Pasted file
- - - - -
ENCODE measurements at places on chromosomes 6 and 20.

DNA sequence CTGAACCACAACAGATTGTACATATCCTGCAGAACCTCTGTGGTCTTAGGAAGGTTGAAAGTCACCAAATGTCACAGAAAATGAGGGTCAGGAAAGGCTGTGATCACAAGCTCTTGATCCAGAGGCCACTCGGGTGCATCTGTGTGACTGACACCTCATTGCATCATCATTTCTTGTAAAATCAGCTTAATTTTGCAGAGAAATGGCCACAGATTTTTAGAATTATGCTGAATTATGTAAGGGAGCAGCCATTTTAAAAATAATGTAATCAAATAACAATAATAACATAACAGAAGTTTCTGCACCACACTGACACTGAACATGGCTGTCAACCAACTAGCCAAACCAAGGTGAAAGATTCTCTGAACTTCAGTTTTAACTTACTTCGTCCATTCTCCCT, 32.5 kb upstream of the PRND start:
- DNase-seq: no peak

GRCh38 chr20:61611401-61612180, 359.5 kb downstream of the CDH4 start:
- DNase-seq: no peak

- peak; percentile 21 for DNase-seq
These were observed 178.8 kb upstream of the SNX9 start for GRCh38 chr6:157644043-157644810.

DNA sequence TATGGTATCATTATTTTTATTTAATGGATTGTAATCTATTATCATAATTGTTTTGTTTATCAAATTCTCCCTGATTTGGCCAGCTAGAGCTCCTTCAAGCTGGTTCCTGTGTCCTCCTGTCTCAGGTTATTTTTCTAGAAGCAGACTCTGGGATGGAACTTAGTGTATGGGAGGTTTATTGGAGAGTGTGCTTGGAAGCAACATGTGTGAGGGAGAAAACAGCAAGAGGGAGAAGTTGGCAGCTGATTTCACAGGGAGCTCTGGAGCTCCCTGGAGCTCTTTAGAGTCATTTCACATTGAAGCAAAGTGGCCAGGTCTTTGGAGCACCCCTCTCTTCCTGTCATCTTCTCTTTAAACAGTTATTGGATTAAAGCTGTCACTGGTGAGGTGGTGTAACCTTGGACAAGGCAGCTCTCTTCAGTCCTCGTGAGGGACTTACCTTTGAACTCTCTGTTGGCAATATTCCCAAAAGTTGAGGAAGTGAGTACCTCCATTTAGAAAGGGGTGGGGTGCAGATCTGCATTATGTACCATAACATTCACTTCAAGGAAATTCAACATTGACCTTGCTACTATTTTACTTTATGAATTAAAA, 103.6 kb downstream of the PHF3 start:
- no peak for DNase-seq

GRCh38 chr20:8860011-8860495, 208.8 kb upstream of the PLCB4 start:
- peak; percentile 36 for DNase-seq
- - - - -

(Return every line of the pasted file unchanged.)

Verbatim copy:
ENCODE measurements at places on chromosomes 6 and 20.

DNA sequence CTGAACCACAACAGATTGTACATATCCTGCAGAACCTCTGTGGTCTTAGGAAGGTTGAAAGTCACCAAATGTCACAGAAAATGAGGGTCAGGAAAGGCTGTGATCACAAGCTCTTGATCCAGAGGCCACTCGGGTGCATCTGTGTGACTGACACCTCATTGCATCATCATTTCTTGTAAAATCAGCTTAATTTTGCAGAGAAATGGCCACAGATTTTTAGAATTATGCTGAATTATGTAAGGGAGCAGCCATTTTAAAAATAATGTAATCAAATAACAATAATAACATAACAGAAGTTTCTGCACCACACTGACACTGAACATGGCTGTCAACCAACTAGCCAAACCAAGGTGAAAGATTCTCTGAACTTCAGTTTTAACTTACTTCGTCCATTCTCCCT, 32.5 kb upstream of the PRND start:
- DNase-seq: no peak

GRCh38 chr20:61611401-61612180, 359.5 kb downstream of the CDH4 start:
- DNase-seq: no peak

- peak; percentile 21 for DNase-seq
These were observed 178.8 kb upstream of the SNX9 start for GRCh38 chr6:157644043-157644810.

DNA sequence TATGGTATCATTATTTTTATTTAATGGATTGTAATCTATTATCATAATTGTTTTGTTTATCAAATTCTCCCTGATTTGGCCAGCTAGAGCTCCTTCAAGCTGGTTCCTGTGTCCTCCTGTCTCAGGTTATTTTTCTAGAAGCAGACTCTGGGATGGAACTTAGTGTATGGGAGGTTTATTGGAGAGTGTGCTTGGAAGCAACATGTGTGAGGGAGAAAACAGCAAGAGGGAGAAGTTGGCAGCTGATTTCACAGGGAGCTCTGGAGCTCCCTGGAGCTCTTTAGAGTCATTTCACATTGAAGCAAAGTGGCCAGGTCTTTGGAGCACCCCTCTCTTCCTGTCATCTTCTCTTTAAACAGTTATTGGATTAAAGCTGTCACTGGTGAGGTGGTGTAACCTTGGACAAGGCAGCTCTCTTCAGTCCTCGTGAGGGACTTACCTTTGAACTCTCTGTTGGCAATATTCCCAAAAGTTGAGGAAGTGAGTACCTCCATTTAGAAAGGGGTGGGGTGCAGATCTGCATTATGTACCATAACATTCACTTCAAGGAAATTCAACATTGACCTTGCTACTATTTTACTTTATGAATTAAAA, 103.6 kb downstream of the PHF3 start:
- no peak for DNase-seq

GRCh38 chr20:8860011-8860495, 208.8 kb upstream of the PLCB4 start:
- peak; percentile 36 for DNase-seq